OARC's TLDmon uses Nagios to monitor operational characteristics of authoritative nameservers for the Root Zone and all Top Level Domains. TLDmon checks for authoritative answers, EDNS support, lame delegations, consistent NS RR sets, open resolvers, expired RRSIGs, matching serial numbers, and TCP support. As the Domain Name System continues its evolution, it becomes increasingly important that these critical nameservers are configured correctly.
TLDmon is available to the public. OARC members can receive notifications (via email) about zone problems directly from Nagios. Members can also request monitoring of additional (non-TLD) zones. Please contact the OARC Admin for more information.
Nagios is really designed to monitor hosts and services that run on those hosts. We've configured Nagios such that each DNS zone is a "host" each and characteristic to be monitored is a "service." TLDmon checks the following operational characteristics of each zone:
The AA service checks that all nameservers set the Authoritative Answer (AA) bit in responses to SOA queries for the zone. When all nameservers set the AA bit, the AA service is marked OK and shown in green. If one or more do not set the AA bit, the service is marked WARNING and shown in yellow. A nameserver that does not set the AA bit may be configured as a caching resolver, rather than an authoritative server. Caching resolvers are susceptible to DNS cache poisoning.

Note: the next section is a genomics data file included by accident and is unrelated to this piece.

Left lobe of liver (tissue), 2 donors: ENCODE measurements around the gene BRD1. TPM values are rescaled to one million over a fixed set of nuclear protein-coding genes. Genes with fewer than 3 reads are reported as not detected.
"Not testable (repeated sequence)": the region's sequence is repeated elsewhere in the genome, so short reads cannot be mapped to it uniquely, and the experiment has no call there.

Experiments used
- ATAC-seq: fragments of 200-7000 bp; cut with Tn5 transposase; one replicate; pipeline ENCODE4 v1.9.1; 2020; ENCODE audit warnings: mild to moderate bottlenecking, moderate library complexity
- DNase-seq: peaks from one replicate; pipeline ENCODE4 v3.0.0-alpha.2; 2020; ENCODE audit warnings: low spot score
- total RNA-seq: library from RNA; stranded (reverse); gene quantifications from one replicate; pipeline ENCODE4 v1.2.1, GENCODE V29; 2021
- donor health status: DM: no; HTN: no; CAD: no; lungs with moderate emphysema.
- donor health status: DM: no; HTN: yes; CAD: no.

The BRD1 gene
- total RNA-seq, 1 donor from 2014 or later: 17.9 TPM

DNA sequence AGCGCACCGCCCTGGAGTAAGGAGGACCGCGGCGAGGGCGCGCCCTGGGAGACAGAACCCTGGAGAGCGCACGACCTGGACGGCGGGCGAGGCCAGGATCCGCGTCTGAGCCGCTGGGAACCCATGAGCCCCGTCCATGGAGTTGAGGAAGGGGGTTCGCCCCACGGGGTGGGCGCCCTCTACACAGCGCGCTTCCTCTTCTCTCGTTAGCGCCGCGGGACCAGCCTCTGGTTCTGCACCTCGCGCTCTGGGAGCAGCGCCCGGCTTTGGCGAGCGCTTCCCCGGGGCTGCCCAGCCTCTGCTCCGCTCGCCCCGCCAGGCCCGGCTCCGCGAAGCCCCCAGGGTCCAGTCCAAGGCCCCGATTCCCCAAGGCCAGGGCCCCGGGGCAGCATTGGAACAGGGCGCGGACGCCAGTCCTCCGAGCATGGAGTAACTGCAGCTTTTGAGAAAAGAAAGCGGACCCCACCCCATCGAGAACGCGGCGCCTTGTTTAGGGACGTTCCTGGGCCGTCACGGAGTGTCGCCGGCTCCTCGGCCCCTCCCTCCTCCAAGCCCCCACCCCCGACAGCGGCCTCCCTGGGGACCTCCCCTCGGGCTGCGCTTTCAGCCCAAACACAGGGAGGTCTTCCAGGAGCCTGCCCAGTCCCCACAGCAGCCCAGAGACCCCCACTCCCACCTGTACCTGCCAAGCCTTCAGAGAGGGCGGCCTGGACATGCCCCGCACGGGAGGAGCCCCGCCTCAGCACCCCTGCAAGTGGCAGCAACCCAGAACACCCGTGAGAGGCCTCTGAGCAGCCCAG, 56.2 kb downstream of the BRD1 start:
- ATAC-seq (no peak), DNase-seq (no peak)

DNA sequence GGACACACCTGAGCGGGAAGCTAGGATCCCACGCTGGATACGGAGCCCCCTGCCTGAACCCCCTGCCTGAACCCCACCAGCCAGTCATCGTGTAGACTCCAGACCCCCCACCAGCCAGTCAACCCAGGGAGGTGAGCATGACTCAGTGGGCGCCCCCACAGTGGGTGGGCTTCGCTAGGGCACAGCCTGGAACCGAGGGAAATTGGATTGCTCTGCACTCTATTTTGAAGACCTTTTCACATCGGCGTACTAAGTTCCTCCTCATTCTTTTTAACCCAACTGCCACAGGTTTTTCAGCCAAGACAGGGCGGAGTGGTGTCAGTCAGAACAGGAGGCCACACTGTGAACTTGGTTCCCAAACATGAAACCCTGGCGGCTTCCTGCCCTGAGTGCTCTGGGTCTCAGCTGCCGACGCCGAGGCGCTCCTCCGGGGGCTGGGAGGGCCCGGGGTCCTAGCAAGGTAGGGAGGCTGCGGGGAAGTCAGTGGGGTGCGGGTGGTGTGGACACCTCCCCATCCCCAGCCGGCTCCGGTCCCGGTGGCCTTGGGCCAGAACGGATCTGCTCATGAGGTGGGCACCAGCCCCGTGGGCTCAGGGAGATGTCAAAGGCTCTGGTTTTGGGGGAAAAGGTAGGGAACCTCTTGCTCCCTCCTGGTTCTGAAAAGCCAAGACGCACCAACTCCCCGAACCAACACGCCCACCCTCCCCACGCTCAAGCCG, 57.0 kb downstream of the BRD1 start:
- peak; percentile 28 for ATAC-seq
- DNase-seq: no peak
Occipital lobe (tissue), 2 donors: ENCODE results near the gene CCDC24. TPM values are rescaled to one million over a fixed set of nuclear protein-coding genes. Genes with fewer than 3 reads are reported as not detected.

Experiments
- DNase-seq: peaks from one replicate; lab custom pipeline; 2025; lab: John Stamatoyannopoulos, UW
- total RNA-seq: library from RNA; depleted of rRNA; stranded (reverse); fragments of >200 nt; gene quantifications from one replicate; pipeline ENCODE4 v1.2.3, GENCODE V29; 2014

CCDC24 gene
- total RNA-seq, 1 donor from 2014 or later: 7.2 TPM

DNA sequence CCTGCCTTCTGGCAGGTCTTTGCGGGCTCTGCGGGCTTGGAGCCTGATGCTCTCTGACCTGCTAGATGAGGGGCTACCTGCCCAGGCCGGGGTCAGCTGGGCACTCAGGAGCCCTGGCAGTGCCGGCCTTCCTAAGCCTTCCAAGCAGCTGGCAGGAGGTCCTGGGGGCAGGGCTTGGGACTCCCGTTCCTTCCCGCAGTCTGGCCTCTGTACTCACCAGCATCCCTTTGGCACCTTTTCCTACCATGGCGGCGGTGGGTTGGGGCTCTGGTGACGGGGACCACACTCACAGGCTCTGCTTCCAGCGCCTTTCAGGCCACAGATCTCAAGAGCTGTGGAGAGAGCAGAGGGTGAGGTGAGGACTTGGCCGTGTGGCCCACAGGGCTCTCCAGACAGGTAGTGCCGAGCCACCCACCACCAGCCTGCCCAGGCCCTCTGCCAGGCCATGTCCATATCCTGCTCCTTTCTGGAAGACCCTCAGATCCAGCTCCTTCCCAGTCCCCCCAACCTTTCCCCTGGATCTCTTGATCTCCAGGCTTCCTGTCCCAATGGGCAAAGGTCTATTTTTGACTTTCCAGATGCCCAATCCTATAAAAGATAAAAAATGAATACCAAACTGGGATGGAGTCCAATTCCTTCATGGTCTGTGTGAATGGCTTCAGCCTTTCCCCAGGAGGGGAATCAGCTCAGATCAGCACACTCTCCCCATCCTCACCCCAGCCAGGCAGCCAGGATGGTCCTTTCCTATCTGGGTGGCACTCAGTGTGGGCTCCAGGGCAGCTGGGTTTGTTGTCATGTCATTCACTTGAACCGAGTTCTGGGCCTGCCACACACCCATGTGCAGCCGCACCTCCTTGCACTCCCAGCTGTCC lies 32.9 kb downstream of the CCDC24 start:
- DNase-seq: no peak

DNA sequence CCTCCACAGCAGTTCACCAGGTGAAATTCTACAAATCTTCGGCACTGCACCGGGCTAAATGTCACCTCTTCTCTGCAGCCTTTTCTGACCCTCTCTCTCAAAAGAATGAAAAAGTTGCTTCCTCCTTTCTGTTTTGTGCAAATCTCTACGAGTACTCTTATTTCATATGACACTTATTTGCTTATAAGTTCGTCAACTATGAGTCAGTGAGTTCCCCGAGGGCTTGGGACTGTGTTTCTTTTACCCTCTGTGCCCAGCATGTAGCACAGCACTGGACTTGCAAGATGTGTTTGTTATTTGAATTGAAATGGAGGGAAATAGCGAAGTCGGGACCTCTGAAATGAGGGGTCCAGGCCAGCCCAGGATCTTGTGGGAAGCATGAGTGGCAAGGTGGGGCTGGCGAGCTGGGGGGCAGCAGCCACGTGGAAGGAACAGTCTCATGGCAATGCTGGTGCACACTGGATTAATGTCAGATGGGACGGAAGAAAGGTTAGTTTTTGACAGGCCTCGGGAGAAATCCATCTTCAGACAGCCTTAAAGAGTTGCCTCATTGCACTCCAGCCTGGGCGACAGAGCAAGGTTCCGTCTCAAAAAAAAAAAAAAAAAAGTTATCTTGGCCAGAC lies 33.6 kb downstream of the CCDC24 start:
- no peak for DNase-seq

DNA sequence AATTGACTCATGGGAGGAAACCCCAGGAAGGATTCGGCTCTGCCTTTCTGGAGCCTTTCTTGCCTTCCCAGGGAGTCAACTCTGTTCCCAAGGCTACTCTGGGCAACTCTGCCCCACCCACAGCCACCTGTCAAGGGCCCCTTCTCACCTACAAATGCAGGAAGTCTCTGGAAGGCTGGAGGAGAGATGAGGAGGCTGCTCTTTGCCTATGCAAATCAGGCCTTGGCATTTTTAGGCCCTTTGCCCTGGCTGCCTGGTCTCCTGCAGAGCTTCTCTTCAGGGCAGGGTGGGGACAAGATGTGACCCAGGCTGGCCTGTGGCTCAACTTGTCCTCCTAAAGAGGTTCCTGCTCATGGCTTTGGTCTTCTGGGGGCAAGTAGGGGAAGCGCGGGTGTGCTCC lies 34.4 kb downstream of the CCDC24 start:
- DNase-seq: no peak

The CLKSKEW service checks that all the clocks of all nameservers are reasonbly within sync to the current time. The check uses a TSIG query to learn the server's time. When all nameservers are within 15 seconds of the correct time, the service is marked OK and shown in green. If any nameserver's clock skew is greater than 15 seconds, the service is marked WARNING and shown in yellow. In this case the nameserver with the largest skew will be shown in the status information field.
The EDNS service checks that all nameservers support EDNS0 extensions. When all nameservers support EDNS0, the EDNS service is marked OK and shown in green. If one or more do not, the service is marked WARNING and shown in yellow. The EDNS0 protocol extension (written in 1999) is necessary for the transmission of UDP DNS messages larger than 512 octets. It is also used to request DNSSEC validation.
The IPV6 service checks that the zone's IPv6-enabled nameservers are working. Only those zones with at least one IPv6-enabled nameserver are checked. When all IPv6-enabled nameservers are working, the service is marked OK and shown in green. If one or more do not, the service is marked WARNING and shown in yellow. IPv6 is increasingly important as the IPv4 free pool shrinks in size.
The LAME service checks that no nameservers are lame for the zone. A nameserver is considered lame when the response to an SOA query for the zone contains no records in the answer section. When no nameservers are lame, the LAME service is marked OK and shown in green. If one or more are lame, the service is marked WARNING and shown in yellow. A lame nameserver results in wasted queries and additional latency for end users.